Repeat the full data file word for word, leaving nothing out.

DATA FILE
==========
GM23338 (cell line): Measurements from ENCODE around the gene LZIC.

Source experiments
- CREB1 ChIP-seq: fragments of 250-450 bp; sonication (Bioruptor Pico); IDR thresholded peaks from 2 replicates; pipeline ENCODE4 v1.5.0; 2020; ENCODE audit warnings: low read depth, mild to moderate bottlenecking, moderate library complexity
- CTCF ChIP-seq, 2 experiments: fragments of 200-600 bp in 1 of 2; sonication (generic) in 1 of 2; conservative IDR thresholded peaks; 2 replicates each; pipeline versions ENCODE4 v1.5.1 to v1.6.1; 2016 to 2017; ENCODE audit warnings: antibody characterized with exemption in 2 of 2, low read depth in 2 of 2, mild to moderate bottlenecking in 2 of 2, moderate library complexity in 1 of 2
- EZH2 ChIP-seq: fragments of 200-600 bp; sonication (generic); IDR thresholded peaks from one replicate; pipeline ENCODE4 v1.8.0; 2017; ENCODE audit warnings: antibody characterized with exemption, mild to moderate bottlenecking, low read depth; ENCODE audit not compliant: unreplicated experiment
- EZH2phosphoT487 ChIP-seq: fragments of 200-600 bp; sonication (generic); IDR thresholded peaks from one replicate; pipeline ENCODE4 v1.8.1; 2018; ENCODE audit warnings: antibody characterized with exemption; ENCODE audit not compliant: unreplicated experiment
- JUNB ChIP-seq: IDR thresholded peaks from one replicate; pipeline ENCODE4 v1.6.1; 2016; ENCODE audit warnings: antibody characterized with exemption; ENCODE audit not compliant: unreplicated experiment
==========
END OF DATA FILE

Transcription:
GM23338 (cell line): Measurements from ENCODE around the gene LZIC.

Source experiments
- CREB1 ChIP-seq: fragments of 250-450 bp; sonication (Bioruptor Pico); IDR thresholded peaks from 2 replicates; pipeline ENCODE4 v1.5.0; 2020; ENCODE audit warnings: low read depth, mild to moderate bottlenecking, moderate library complexity
- CTCF ChIP-seq, 2 experiments: fragments of 200-600 bp in 1 of 2; sonication (generic) in 1 of 2; conservative IDR thresholded peaks; 2 replicates each; pipeline versions ENCODE4 v1.5.1 to v1.6.1; 2016 to 2017; ENCODE audit warnings: antibody characterized with exemption in 2 of 2, low read depth in 2 of 2, mild to moderate bottlenecking in 2 of 2, moderate library complexity in 1 of 2
- EZH2 ChIP-seq: fragments of 200-600 bp; sonication (generic); IDR thresholded peaks from one replicate; pipeline ENCODE4 v1.8.0; 2017; ENCODE audit warnings: antibody characterized with exemption, mild to moderate bottlenecking, low read depth; ENCODE audit not compliant: unreplicated experiment
- EZH2phosphoT487 ChIP-seq: fragments of 200-600 bp; sonication (generic); IDR thresholded peaks from one replicate; pipeline ENCODE4 v1.8.1; 2018; ENCODE audit warnings: antibody characterized with exemption; ENCODE audit not compliant: unreplicated experiment
- JUNB ChIP-seq: IDR thresholded peaks from one replicate; pipeline ENCODE4 v1.6.1; 2016; ENCODE audit warnings: antibody characterized with exemption; ENCODE audit not compliant: unreplicated experiment